I received a review copy of this title from the publisher, Istros Books. They are a small, independent British press that specializes in bringing the best literature from Eastern Europe into English translations. Please visit their website for more information and additional titles: http://www.istrosbooks.com
Dada has grown up in a small town in Croatia from which she escaped as soon a she could at the age of eighteen. But she is drawn back to this bizarre town by the horrible suicide of her younger brother, Daniel. The book is told from Dada’s point of view and we are given information about her life and hometown as Dada remembers it. She speaks of memory being like a tape that “rolls forward and backwards. Fw-stop-rew-stop-rec-play-stop, it stops at important places, some images flicker dimly frozen in a permanent pause, unclear.” The narrative runs in the same way that Dada describes a tape: sometimes we get a passage that is an old memory and then all-of-sudden we are thrust into her present; Dada also likes to fast forward to her future and speculate on what she will do next.
The setting is a coastal town in Croatia which is hot, dirty and badly polluted. Dada’s own father died from an acute case of asbestos poisoning. People in the town, especially the children, love old westerns and when they were young, Dada and her brother Daniel act out scenes from the westerns they have watched at the local movie theater. Like a typical American western that takes place on the border between civilization and the vastly unorganized territory, Croatia at the time also occupies a space somewhere between civilization and a strange wilderness. The western theme is fitting for a place like Croatia which was torn apart by war in the Balkans and it is Dada’s generation that is still trying to recover from this conflict.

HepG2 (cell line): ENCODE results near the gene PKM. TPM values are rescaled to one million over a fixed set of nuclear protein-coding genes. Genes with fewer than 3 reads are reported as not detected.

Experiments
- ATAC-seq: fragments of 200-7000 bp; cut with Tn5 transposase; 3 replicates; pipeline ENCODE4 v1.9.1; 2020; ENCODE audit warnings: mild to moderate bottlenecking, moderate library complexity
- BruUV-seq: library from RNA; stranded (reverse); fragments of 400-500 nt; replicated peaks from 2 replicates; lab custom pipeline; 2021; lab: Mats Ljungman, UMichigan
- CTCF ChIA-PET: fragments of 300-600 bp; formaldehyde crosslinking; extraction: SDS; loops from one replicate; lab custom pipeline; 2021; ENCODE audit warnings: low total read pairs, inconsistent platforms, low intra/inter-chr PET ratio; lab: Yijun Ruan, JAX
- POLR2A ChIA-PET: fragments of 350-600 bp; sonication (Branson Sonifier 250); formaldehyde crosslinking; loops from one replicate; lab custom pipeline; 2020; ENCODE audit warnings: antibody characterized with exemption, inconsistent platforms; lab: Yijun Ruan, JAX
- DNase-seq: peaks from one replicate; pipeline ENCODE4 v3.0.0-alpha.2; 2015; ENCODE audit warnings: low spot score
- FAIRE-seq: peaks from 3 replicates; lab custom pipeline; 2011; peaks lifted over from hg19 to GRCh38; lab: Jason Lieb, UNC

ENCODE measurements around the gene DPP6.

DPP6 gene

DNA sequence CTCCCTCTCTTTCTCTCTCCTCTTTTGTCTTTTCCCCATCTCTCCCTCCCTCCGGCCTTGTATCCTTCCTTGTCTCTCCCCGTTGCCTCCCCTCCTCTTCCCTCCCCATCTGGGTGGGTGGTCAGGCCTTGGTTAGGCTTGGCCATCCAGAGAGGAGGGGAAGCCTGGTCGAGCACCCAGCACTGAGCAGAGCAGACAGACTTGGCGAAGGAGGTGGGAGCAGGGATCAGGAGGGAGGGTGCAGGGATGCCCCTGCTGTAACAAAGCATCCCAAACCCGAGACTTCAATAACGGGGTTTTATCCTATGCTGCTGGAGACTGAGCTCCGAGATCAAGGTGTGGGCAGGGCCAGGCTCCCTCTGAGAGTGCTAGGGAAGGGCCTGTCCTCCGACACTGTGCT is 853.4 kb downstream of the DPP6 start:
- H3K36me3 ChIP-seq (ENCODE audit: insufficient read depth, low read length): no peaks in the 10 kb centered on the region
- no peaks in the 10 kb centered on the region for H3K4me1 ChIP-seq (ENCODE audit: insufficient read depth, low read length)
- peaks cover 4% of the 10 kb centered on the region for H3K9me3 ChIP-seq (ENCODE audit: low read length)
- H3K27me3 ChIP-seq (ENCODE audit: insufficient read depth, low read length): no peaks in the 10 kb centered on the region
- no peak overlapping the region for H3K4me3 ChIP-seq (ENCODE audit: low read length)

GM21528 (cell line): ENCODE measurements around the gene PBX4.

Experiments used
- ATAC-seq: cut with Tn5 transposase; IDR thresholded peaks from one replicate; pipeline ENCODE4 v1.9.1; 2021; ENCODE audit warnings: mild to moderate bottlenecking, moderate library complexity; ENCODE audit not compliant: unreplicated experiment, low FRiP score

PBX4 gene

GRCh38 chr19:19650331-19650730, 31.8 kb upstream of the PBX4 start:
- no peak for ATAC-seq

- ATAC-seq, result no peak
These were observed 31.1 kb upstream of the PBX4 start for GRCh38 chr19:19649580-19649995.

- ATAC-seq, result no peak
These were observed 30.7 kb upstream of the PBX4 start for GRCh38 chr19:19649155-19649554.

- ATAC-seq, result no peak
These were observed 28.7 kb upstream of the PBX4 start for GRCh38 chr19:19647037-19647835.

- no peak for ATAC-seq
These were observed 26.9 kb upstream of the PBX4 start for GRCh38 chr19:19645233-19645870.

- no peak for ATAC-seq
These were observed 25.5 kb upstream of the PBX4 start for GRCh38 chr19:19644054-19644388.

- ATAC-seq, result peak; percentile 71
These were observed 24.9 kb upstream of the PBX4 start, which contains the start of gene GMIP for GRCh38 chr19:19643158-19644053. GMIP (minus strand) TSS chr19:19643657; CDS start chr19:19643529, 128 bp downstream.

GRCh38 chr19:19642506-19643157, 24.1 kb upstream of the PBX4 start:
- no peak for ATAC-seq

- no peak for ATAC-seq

Dada describes many eccentric characters that she has known since childhood; many residents of this town that she calls the “Old Settlement” do not seem to conform to what most would consider normal social behavior. For example, her great-grandmother, who was a diabetic invalid, is described as the “insatiable one” because of her reputation for sex. Professor Herr, a neighbor of Dada’s family and the local vet, has his home ransacked by a group of young people and he mysteriously disappears soon after. It also seems that he is the only one who has any answers about Daniel’s mysterious and puzzling death.
The cowboy and western theme is further developed when a group of actors and extras show up to film a western-style movie. All of the extras hang around the Old Settlement with their big hats and belt buckles. Some of them even start shooting chickens with their pistols. Dada has a very brief and passionate affair with one of these extras named Angelo. It appears that Angelo also knew Dada’s brother Daniel and although he denies it, he might have some knowledge about Daniel’s mysterious death.
The final part of the book comes to a very fast-paced and dramatic conclusion. The circumstances of Daniel’s death are revealed amidst a showdown between the fake cowboys and one of the eccentric villagers. I was not surprised to learn that this author is also a poet since many of the lines in this book blur the distinction between lyric and prose. In the end, we are reminded that cowboys, although a nice fantasy as a short distraction, are not real and that oftentimes there will never be a hero riding into town on that white horse. Sometimes the bad guys do win.
About the Author:
Olja Savičević is an awarded poet and novelist, who burst onto the authorial stage with her short story collection Make the Dog Laugh in 2006. Last year, her collection of poems Mamasafari and Other Things was short-listed for the ‘Kiklop Award for Best Collection of 2012’, awarded annually by the Pula Book Fair. Her best-selling book Farewell, Cowboy has already achieved great success in the region, and was even adapted into a stage play. The book was translated by Celia Hawkesworth and published by Istros Books in April, 2015.